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1.  Human Subperitoneal Fibroblast and Cancer Cell Interaction Creates Microenvironment That Enhances Tumor Progression and Metastasis 
PLoS ONE  2014;9(2):e88018.
Peritoneal invasion in colon cancer is an important prognostic factor. Peritoneal invasion can be objectively identified as periotoneal elastic laminal invasion (ELI) by using elastica stain, and the cancer microenvironment formed by the peritoneal invasion (CMPI) can also be observed. Cases with ELI more frequently show distant metastasis and recurrence. Therefore, CMPI may represent a particular milieu that facilitates tumor progression. Pathological and biological investigations into CMPI may shed light on this possibly distinctive cancer microenvironment.
We analyzed area-specific tissue microarrays to determine the pathological features of CMPI, and propagated subperitoneal fibroblasts (SPFs) and submucosal fibroblasts (SMFs) from human colonic tissue. Biological characteristics and results of gene expression profile analyses were compared to better understand the peritoneal invasion of colon cancer and how this may form a special microenvironment through the interaction with SPFs. Mouse xenograft tumors, derived by co-injection of cancer cells with either SPFs or SMFs, were established to evaluate their active role on tumor progression and metastasis.
We found that fibrosis with alpha smooth muscle actin (α-SMA) expression was a significant pathological feature of CMPI. The differences in proliferation and gene expression profile analyses suggested SPFs and SMFs were distinct populations, and that SPFs were characterized by a higher expressions of extracellular matrix (ECM)-associated genes. Furthermore, compared with SMFs, SPFs showed more variable alteration in gene expressions after cancer-cell-conditioned medium stimulation. Gene ontology analysis revealed that SPFs-specific upregulated genes were enriched by actin-binding or contractile-associated genes including α-SMA encoding ACTA2. Mouse xenograft tumors derived by co-injection of cancer cells with SPFs showed enhancement of tumor growth, metastasis, and capacity for tumor formation compared to those derived from co-injection with cancer cells and SMFs.
CMPI is a special microenvironment, and interaction of SPFs and cancer cells within CMPI promote tumor growth and metastasis.
PMCID: PMC3913740  PMID: 24505356
2.  Percutaneous transluminal renal angioplasty with stenting for stenotic venous bypass grafts: report of two cases 
SpringerPlus  2013;2:456.
Cases of percutaneous transluminal renal angioplasty for renal artery stenosis are increasing. However, percutaneous transluminal renal angioplasty with stenting for stenotic venous bypass grafts has never been reported. Herein, the authors describe two cases of percutaneous transluminal renal angioplasty with stenting for a stenotic venous bypass graft. The patients in both cases had undergone bypass grafting using autologous saphenous veins, which were anastomosed directly to their abdominal aortas. We successfully conducted percutaneous transluminal renal angioplasty with stenting. One of the keys for technical success is an appropriate selection of guiding catheter compatible with postoperative nonanatomical vasculature, and the other is relatively high pressure dilation for venous stenosis.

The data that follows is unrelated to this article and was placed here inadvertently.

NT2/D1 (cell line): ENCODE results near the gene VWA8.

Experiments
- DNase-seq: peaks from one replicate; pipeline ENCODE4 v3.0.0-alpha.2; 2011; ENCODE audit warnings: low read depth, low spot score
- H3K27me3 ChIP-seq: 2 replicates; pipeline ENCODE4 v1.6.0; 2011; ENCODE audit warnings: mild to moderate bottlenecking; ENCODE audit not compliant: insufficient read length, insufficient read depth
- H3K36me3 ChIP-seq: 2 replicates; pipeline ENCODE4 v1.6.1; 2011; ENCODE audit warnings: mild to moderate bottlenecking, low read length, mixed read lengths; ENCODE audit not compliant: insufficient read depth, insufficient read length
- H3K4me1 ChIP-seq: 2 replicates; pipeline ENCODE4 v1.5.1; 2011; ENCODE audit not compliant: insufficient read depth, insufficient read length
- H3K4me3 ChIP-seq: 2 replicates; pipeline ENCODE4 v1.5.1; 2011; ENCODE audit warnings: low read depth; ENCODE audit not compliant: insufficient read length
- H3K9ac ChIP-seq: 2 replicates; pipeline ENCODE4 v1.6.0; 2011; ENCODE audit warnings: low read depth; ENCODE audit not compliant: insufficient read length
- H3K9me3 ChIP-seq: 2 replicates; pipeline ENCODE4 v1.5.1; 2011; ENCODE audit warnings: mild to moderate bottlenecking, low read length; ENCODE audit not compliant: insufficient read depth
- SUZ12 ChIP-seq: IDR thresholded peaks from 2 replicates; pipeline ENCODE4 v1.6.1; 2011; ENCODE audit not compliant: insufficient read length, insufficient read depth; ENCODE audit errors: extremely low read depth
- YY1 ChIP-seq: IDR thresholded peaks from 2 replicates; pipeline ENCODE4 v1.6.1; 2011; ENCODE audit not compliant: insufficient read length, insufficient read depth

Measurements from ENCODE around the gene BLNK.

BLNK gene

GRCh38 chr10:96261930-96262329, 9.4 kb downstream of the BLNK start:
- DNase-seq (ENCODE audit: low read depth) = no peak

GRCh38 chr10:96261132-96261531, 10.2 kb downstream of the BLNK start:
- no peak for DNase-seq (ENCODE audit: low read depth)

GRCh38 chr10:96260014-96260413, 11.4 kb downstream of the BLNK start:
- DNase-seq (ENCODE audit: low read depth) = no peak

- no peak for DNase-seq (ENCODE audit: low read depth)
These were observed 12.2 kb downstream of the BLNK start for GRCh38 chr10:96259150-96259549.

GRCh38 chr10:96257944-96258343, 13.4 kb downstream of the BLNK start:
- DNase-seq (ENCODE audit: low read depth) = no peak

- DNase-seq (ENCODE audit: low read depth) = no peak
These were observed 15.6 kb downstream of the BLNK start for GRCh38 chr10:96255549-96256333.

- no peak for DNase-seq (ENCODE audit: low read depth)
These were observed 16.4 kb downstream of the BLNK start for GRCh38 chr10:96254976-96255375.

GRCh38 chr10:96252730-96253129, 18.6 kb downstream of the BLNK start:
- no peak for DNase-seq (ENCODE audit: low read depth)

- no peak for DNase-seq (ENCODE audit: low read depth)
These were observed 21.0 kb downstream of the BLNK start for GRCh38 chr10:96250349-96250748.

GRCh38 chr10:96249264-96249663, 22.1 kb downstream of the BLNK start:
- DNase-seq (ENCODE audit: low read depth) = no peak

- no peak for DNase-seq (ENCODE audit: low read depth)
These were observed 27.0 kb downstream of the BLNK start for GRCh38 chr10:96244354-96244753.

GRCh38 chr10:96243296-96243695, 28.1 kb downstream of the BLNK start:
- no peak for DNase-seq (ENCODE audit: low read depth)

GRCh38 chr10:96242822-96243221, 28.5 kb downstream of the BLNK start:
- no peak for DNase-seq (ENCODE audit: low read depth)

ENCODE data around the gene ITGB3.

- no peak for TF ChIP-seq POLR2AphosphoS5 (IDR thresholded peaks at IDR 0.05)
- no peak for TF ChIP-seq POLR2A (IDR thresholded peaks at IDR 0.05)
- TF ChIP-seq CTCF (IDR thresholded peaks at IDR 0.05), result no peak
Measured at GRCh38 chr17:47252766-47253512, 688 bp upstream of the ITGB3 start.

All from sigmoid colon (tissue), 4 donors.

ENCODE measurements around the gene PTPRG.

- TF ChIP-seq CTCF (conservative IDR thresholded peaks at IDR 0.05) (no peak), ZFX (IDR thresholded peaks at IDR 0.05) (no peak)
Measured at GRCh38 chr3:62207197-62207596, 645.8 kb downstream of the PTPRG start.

PMCID: PMC3786075  PMID: 24083105
Angioplasty; Renal artery; Stents; Venous grafts
3.  Missense allele of a single nucleotide polymorphism rs2294008 attenuated antitumor effects of prostate stem cell antigen in gallbladder cancer cells 
Prostate stem cell antigen (PSCA), an organ-dependent tumor suppressor, is down regulated in gallbladder cancer (GBC). It is anticipated that the missense allele C of the single nucleotide polymorphism (SNP) rs2294008 (T/C) in the translation initiation codon of the gene affects the gene's biological function and has some influence on GBC susceptibility. We examined the biological effect of the C allele on the function of the gene and the relation between the C allele and GBC susceptibility.
Materials and Methods:
Functional analysis of the SNP was conducted by introducing PSCA cDNA harboring the allele to a GBC cell line TGBC- 1TKB and performing colony formation assays in vitro and tumor formation assays in mice. The effect on transcriptional regulation was assessed by reporter assays. The association study was conducted on 44 Japanese GBC cases and 173 controls.
The PSCA cDNA harboring the C allele showed lower cell growth inhibition activity (20% reduction) than that with the T allele. Concordantly, when injected into subcutaneous tissues of mice, the GBC cell line stably expressing the cDNA with the C allele formed tumors of almost the same size as that of the control cells, but the cell line expressing the cDNA with the T allele showed slower growth. The upstream DNA fragment harboring the C allele had more transcriptional activity than that with the T allele. The C allele showed positive correlation to GBC but no statistical significant odds ratio (OR = 1.77, 95% confidence interval 0.85-3.70, P value = 0.127 in dominant model).
The missense allele was shown to have a biological effect, attenuating antitumor activities of PSCA, and consequently it may be a potential risk for GBC development. An association study in a larger sample size may reveal a significant association between the allele and GBC.
PMCID: PMC3622366  PMID: 23599686
Association study; cancer susceptibility; gallbladder cancer; missense single nucleotide polymorphism; tumor suppressor
4.  Reg IV Is a Direct Target of Intestinal Transcriptional Factor CDX2 in Gastric Cancer 
PLoS ONE  2012;7(11):e47545.
REG4, which encodes Reg IV protein, is a member of the calcium-dependent lectin superfamily and potent activator of the epidermal growth factor receptor/Akt/activator protein-1 signaling pathway. Several human cancers overexpress Reg IV, and Reg IV expression is associated with intestinal phenotype differentiation. However, regulation of REG4 transcription remains unclear. In the present study, we investigated whether CDX2 regulates Reg IV expression in gastric cancer (GC) cells. Expression of Reg IV and CDX2 was analyzed by Western blot and quantitative reverse transcription–polymerase chain reaction in 9 GC cell lines and 2 colon cancer cell lines. The function of the 5′-flanking region of the REG4 gene was characterized by luciferase assay. In 9 GC cell lines, endogenous Reg IV and CDX2 expression were well correlated. Using an estrogen receptor-regulated form of CDX2, rapid induction of Reg IV expression was observed in HT-29 cells. Reporter gene assays revealed an important role in transcription for consensus CDX2 DNA binding elements in the 5′-flanking region of the REG4 gene. Chromatin immunoprecipitation assays showed that CDX2 binds directly to the 5′-flanking region of REG4. These results indicate that CDX2 protein directly regulates Reg IV expression.